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If we learn from our mistakes, why are we always so afraid to make a mistake?

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asked Nov 10, 2016 in Other Questions by ebest IBO Specialist (83,440 points)
Part of our fear stems from childhood patterning, when we were disciplined for misbehaving (mistakes).  Part of our fear is our "critter brain". That is the part of our brain that dislikes change, and is most happy keeping the status quo; it always wants to "protect" us from harm, and sometimes mistakes cause harm -- so the fear mechanism kicks in regardless of its origin or level of actual harm/danger.  

Another reason is that making a mistake often makes us feel foolish, silly, or ignorant and those feelings are uncomfortable because they are associated with negative judgement.  Learning from our mistakes requires change, and we're back to our critter brain reaction.  Dealing with our critter brains requires careful handling.

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I think it is an ego thing, like how can someone be an expert or guru and learn by a mistake? The truth is, that is how you get to be an expert. I asked my mentor what he learned from all his success. His answer, "Not nearly as much as I have from my failures"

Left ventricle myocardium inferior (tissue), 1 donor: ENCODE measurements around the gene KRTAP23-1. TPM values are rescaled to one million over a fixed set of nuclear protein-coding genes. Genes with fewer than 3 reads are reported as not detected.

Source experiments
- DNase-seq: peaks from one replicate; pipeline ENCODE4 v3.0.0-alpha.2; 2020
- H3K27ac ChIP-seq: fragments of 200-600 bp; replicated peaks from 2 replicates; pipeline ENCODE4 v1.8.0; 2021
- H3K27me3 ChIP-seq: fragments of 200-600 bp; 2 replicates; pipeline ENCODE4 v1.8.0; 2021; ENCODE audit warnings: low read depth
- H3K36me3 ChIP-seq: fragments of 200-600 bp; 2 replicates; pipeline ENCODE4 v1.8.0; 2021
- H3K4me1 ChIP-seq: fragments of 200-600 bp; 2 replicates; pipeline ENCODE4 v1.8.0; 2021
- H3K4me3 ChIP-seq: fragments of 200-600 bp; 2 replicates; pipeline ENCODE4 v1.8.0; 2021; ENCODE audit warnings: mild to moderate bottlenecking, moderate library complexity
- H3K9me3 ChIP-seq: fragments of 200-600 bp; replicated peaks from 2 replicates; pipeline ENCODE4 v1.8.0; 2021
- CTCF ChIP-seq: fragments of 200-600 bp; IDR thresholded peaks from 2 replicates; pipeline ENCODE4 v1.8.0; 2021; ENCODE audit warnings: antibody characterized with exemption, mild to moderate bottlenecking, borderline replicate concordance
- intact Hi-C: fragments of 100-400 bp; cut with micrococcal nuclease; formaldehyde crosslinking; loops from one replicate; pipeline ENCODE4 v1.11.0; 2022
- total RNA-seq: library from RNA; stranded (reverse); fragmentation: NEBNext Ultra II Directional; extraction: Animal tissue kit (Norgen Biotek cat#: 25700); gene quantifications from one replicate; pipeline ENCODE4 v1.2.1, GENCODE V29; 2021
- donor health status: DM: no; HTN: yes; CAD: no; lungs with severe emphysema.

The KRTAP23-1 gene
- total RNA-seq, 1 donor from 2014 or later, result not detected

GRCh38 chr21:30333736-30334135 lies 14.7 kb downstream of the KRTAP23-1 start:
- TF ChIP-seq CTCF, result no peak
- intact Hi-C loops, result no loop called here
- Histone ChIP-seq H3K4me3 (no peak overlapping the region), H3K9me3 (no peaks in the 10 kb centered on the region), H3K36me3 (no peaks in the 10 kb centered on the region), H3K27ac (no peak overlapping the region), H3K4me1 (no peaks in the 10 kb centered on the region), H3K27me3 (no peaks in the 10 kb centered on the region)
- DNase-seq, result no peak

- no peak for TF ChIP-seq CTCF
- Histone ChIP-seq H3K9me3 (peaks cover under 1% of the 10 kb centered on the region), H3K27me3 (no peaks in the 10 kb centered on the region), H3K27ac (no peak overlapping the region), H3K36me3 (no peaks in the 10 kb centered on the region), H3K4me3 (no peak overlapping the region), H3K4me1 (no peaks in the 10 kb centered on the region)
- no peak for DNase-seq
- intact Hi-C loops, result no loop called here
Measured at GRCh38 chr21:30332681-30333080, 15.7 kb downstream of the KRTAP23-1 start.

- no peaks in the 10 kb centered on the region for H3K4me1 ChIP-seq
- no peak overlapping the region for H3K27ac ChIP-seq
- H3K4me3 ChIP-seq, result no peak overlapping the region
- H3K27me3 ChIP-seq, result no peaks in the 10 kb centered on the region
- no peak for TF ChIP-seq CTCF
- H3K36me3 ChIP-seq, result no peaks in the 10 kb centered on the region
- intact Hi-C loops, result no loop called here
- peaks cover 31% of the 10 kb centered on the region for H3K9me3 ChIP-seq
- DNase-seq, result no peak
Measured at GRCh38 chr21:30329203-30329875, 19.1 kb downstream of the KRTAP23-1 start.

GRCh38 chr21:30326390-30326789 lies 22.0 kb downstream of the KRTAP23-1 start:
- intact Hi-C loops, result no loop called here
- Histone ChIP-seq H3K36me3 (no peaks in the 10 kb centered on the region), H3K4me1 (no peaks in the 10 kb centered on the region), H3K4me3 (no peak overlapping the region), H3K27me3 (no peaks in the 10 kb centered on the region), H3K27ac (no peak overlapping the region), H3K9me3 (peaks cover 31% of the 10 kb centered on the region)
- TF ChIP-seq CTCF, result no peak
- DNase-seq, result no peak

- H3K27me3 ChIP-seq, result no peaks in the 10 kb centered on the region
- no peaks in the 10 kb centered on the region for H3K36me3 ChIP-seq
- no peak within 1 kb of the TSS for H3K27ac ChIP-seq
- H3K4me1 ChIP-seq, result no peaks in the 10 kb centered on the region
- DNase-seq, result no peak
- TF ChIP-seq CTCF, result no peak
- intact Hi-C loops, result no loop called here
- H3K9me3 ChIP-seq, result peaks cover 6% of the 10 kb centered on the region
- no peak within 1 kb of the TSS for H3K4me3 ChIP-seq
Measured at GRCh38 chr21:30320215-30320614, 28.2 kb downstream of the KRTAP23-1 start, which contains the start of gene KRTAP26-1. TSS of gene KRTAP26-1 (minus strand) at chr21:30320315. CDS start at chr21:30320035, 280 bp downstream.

answered Dec 3, 2016 by ToddTreharne IBO Specialist (56,110 points)
selected Feb 23, 2017 by ebest
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We can pick up those bad habits.
answered Nov 12, 2016 by PartnerWithSilas IBO Master (5,950 points)
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As Tod said Anne, it can be an ego thing or more are likely it is people fair of failure and the feelings associated with it. I personally never like to fail but over time I have learnt to handle disappointments in life better.
answered Feb 23, 2017 by garywelsh IBO Specialist (72,640 points)
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We all want to be winners and not losers
answered Feb 23, 2017 by DeanG IBO Master (8,220 points)

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